In my younger days, I was never found without a book in hand. I suppose it may have started from a lack of anything else to do. Getting swallowed by huge drains to sail paper boats never caught my fancy, nor did I wish to catch grasshoppers out in wide, open fields. So books it was, and it wasn’t long before I was hooked, travelling through real, fantastical worlds that made my life seem even duller in comparison.
I pursued this love far longer than practicality would have allowed. When asked what on earth I was going to do with a literature degree, I would merely shrug and say, “I will figure it out.” In the meantime, my major allowed me further progress into these other worlds, though with the act of growing up, the worlds became a little more melancholic and bleak. Sometimes I wonder if this doomed sense of reality came from the books or from my own inner angst. However, it was, quite simply, the best time of my life.
While my peers lamented over essays and having to pore over critical readings, I couldn’t imagine a better life. However, my pragmatic side began to rear its ugly head, bolstered by parental concerns of what I was going to do with my life. As much as I tried to distract myself, this awareness of a termination point began to prick at me, so I began to shop around. I wrote for the school paper, dipping my toes slightly into the possibility of journalism. But as much as I loved to write, I also knew that print journalism wasn’t a thriving industry anymore, and I didn’t want to pour my heart into something that would just turn around and spit me out. When my second year came around, I signed up for a teaching internship. A career built on the love of books sounded good to me at that point, so I hopped on the teaching bandwagon.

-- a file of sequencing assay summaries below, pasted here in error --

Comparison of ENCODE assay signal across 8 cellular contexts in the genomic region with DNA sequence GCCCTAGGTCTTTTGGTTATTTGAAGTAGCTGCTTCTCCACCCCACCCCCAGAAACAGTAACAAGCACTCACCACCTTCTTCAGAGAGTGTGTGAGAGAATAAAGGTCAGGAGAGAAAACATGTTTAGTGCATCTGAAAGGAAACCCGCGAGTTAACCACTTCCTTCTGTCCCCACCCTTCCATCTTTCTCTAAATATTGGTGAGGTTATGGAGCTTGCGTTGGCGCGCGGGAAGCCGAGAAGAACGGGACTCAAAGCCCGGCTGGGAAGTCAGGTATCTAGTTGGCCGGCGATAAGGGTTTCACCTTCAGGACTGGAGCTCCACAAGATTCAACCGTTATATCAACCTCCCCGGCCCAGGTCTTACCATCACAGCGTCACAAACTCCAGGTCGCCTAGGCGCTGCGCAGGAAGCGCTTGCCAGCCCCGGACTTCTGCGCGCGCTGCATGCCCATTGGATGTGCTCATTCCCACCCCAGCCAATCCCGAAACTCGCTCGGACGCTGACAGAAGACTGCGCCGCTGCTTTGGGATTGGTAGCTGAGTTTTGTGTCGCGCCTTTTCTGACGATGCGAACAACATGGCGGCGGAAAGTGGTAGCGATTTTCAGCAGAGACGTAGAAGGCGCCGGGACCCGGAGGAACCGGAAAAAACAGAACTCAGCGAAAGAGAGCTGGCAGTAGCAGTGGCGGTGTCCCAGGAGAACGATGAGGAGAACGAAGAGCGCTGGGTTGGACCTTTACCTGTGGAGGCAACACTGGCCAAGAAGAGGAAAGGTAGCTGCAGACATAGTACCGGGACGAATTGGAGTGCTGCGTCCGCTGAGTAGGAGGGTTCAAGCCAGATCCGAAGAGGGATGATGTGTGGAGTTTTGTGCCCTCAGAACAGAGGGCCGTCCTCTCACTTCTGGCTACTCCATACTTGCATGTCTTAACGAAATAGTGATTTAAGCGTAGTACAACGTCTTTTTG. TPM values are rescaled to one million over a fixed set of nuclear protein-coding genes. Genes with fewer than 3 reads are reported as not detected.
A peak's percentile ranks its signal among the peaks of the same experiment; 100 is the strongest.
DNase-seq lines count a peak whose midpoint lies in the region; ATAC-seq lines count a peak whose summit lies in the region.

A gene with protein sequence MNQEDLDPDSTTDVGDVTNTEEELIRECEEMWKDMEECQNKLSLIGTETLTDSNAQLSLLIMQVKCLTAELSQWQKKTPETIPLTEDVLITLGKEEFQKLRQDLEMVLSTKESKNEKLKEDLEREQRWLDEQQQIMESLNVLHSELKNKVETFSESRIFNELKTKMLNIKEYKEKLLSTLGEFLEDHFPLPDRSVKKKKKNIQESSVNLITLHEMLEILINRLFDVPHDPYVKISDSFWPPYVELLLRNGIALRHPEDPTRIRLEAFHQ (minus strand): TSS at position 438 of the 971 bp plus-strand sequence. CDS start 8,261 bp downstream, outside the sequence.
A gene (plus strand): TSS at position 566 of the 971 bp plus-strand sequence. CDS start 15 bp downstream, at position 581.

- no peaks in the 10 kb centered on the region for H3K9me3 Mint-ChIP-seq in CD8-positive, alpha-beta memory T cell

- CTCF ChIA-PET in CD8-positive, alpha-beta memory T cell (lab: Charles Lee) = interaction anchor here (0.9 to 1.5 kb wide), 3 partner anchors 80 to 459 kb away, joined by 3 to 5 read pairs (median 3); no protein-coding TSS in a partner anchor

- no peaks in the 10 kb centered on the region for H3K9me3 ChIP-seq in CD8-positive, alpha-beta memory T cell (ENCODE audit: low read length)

I assumed that in my capacity as a teacher, I would be reading a lot more. In reality, I was reading one or two texts very intensely, for however long I would teach those texts. The literature texts cycle usually lasts for about 5 years, so within those years, I lived and breathed those texts. They were the only things I read.
Even when the holidays came around, I was just so eager for a break from books. It was all too hectic and frenzied that I didn’t want to read anymore. Instead, I found myself travelling, going as far as my pocket would allow (which was never too far). On my travels, I was inevitably drawn to bookstores and bookshelves, trailing my hand across the smooth spines like a book pervert. Pining after them eventually led to me buying them, and I would leave the shops with a skip in my step and a book or two in my bag.
When I got back, the rest of the holidays were spent catching up with friends, sleeping and bingeing TV shows. Then it’s back to the grind again, where each night I drag my tired body back home, falling asleep to a wall of untouched books. I couldn’t break the habit of book buying. The more I couldn’t read, the greater I would indulge in this book gathering. I buy them with the utmost conviction that I would read them, and then I don’t. So there they sit, collecting dust and years on their worded bodies.
Because family and friends know my love for books, they too enable this habit of mine, leaving me flushed with book vouchers and towering blocks of book Jenga. When we engage in conversations about books, and I list a few that I would love to read, someone in the conversation circle would pop up the next day with one of the books I mentioned, urging me to read it. I receive these offerings with the best of intentions. Obligation gets me started, but I have no motivation to cross the finish line. These books also crawl onto my shelf, half read and never looked upon again.
I wish I had a happier ending for you, but that would make me a liar. Things are still very much status quo, with books taking up so much space in my room that even Marie Kondo would be triggered. But I am trying. When I have a bit of time at night, my hand goes to a book I am reading instead of my phone. I am not the fast reader I once was, nonetheless I will snail on by. I hope it becomes effortless again, because books are worth it, and I will keep trying until I am a reader once more.
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